This is the first study considering OHRQoL in patients with various mucocutaneous diseases, using an Arabic version of the OIDP frequency inventory. Arabic versions of OHRQoL instruments such as the Oral Health Impact Profile (OHIP-14), the Geriatric Oral Health Assessment Index (GOHAI) and the OHQoL-UK inventory have been reported to be reliable and valid for use in adult populations from Saudi Arabia, Egypt and Syria [37–39]. The results of this study indicate that, when used with patients having mucocutaneous diseases, the Arabic OIDP version is valid and reliable demonstrating psychometric properties similar to the original English version  as well as the Thai , Greek  and Norwegian versions of the OIDP . Moreover, the OIDP has shown to be usable across various subgroups of the Sudanese population [30, 31], first applied as a self-administered questionnaire in dental attendees from the general population, secondly in personal interviews with schoolchildren and more recently in personal interviews with patients in a dermatologic clinic. Thus, internal consistency reliability in terms of Cronbach’s alphas of 0.89 was satisfactory and well above the recommended level of 0.70 . Moreover, the corrected item-total correlation coefficients were above the minimum level of 0.20 for inclusion of an item into a scale across patients with and without OML . Although no approach guarantees cross-cultural equivalence, the Arabic version of OIDP seemed to preserve the overall concepts of the English version and did not differ in terms of sequence of questions, the Likert scale and the recall memory period (6 months) used. Notably, the respondents had few difficulties in completing the 8 item OIDP interview. This highlights the feasibility of employing the Arabic version of the OIDP frequency inventory in oral medicine and dermatologic clinical settings in Sudan. Recognizing the frequency and severity of the OIDP scores to have similar predictive power, using the OIDP frequency score in this study, should be the better single choice because of its better reproducibility . However, the degree of impact could not be accounted for by this model.
According to the present results, the frequency of oral impacts varied systematically and in the expected direction with self-reported oral health status, clinical dentition status and number of reported oral symptoms across patients having none, at least one and more than one type of OML. Moreover, patients having more than one type of OML were more likely to report oral impacts than their counterparts without OML and with only one type of OML, suggesting a cause – effect relationship. Notably, cross-sectional studies cannot provide definite information about cause - and- effect relationships since both predictor and outcome variables have been measured at the same point in time. Longitudinal studies are needed to improve the interpretation of factors influencing OIDP in adult patients with OML. The moderate fit of the overall multivariable model indicates that other essential variables were not included in the model. Types of OML have fluctuated from asymptomatic lesions (snuff dipper lesions) to the most chronic and painful one (oral pemphigus vulgaris) . In the future, stratified analysis of types of OML should be considered as chronic OML has proven to decrease quality of life .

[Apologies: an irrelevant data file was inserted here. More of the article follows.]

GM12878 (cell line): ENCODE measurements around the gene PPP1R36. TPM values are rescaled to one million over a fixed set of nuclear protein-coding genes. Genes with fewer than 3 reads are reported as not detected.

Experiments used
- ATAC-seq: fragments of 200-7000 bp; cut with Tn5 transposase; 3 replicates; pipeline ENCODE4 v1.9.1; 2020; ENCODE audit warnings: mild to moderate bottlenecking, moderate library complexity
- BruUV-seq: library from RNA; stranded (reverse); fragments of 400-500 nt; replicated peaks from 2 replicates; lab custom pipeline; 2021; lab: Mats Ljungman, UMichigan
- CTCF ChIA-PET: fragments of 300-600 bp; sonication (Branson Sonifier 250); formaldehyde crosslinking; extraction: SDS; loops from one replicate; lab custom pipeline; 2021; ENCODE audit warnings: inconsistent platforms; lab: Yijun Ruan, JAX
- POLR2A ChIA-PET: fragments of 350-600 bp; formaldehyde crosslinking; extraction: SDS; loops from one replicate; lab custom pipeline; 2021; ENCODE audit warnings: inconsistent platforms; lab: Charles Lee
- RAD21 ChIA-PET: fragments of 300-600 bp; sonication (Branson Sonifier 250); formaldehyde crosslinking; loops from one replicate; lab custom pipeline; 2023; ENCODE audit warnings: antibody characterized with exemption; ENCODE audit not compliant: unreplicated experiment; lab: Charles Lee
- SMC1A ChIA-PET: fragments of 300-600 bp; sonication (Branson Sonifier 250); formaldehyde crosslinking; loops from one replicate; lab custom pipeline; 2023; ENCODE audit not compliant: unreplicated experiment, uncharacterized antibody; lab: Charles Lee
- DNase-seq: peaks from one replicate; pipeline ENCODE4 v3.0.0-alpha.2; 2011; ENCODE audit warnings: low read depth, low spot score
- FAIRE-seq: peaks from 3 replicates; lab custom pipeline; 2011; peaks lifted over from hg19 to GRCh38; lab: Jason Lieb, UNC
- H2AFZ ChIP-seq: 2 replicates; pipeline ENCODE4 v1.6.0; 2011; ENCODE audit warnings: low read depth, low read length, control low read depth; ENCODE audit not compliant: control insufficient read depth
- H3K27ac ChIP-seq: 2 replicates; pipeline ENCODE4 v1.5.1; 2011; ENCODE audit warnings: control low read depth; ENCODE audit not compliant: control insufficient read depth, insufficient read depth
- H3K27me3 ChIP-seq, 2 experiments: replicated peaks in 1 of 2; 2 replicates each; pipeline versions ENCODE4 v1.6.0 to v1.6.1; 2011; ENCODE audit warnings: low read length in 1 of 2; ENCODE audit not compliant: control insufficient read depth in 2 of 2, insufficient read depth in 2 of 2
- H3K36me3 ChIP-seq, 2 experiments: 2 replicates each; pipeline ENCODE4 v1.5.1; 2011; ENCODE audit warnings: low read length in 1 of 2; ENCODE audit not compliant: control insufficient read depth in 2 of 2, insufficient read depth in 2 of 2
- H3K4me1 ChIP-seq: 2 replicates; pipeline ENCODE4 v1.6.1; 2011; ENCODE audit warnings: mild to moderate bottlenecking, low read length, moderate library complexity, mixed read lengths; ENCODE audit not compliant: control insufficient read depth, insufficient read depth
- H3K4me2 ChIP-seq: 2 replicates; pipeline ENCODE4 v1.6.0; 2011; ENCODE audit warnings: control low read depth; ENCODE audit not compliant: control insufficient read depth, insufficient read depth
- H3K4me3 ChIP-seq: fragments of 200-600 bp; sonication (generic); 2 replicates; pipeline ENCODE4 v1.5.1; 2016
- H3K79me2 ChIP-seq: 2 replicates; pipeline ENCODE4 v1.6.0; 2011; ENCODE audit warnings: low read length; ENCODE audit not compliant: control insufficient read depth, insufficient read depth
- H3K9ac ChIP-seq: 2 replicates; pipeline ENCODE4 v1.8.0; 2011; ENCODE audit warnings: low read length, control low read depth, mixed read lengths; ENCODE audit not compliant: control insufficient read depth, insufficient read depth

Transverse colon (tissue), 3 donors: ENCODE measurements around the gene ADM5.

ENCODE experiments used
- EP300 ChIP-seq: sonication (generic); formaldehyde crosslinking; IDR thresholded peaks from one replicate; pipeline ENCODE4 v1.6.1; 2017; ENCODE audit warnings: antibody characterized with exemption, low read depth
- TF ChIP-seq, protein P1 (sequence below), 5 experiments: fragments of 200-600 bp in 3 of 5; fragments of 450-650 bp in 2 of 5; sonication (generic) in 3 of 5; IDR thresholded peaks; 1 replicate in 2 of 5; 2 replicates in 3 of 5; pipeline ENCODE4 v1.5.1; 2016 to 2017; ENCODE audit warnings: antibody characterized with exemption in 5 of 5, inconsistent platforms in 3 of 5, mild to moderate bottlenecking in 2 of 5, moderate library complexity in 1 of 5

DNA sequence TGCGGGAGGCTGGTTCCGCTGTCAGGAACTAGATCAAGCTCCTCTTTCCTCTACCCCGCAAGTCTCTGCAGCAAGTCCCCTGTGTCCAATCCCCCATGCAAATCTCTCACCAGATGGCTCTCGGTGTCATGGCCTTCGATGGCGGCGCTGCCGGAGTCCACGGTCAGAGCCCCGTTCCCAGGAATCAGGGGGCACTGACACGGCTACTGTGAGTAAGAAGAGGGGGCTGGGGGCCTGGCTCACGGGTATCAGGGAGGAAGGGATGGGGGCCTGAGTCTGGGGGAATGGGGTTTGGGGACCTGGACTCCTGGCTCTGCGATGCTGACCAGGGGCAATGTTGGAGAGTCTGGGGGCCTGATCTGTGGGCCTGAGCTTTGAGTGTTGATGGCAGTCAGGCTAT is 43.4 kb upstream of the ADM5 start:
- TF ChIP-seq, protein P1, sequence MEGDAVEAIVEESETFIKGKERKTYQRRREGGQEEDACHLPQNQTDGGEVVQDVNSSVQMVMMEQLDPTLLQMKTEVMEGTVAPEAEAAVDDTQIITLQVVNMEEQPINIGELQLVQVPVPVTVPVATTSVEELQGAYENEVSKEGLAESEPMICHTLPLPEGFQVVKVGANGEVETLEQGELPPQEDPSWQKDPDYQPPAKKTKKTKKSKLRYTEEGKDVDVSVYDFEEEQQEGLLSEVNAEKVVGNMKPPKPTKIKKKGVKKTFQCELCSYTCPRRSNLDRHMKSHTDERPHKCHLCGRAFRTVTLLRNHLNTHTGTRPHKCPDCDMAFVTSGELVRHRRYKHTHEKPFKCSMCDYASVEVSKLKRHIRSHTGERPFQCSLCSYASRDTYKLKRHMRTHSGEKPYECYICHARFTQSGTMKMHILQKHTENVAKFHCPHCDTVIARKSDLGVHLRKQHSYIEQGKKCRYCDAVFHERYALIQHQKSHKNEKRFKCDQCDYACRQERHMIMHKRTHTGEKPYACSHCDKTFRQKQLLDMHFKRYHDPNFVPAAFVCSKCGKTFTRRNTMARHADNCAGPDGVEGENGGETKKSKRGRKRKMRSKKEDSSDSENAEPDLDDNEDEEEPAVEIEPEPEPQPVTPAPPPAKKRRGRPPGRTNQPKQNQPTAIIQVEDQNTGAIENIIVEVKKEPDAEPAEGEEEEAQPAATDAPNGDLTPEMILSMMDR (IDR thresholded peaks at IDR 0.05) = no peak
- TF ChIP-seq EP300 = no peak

Both type and number of reported oral symptoms discriminated between patients with and without oral impacts (OIDP > 0). Dental attendance was one of the strongest predictors of oral impact in this study.The association between dental attendance and improved oral health has been widely documented . However, in this study, dental attendance was associated with deteriorated OHRQoL.That pattern might reflect perceived treatment need among the study population . This is consistent with results reported previously [44, 45] . Although pain was the second less commonly reported symptom, it emerged as the strongest predictor of oral impacts among the symptoms investigated both in adjusted and mutually adjusted logistic regression analyses. This is consistent with the multidimensional nature of pain that affect physical, social and psychological well-being [10, 46]. In the context of oral health, oral pain influences eating, drinking, and other oral every day activities. Conversely, the highly prevalent condition of tooth decay had a small negative impact on OIDP. This might be attributed to the fact that patients learn to cope with commonly occurring symptoms and conditions that become less disabling with recurrence.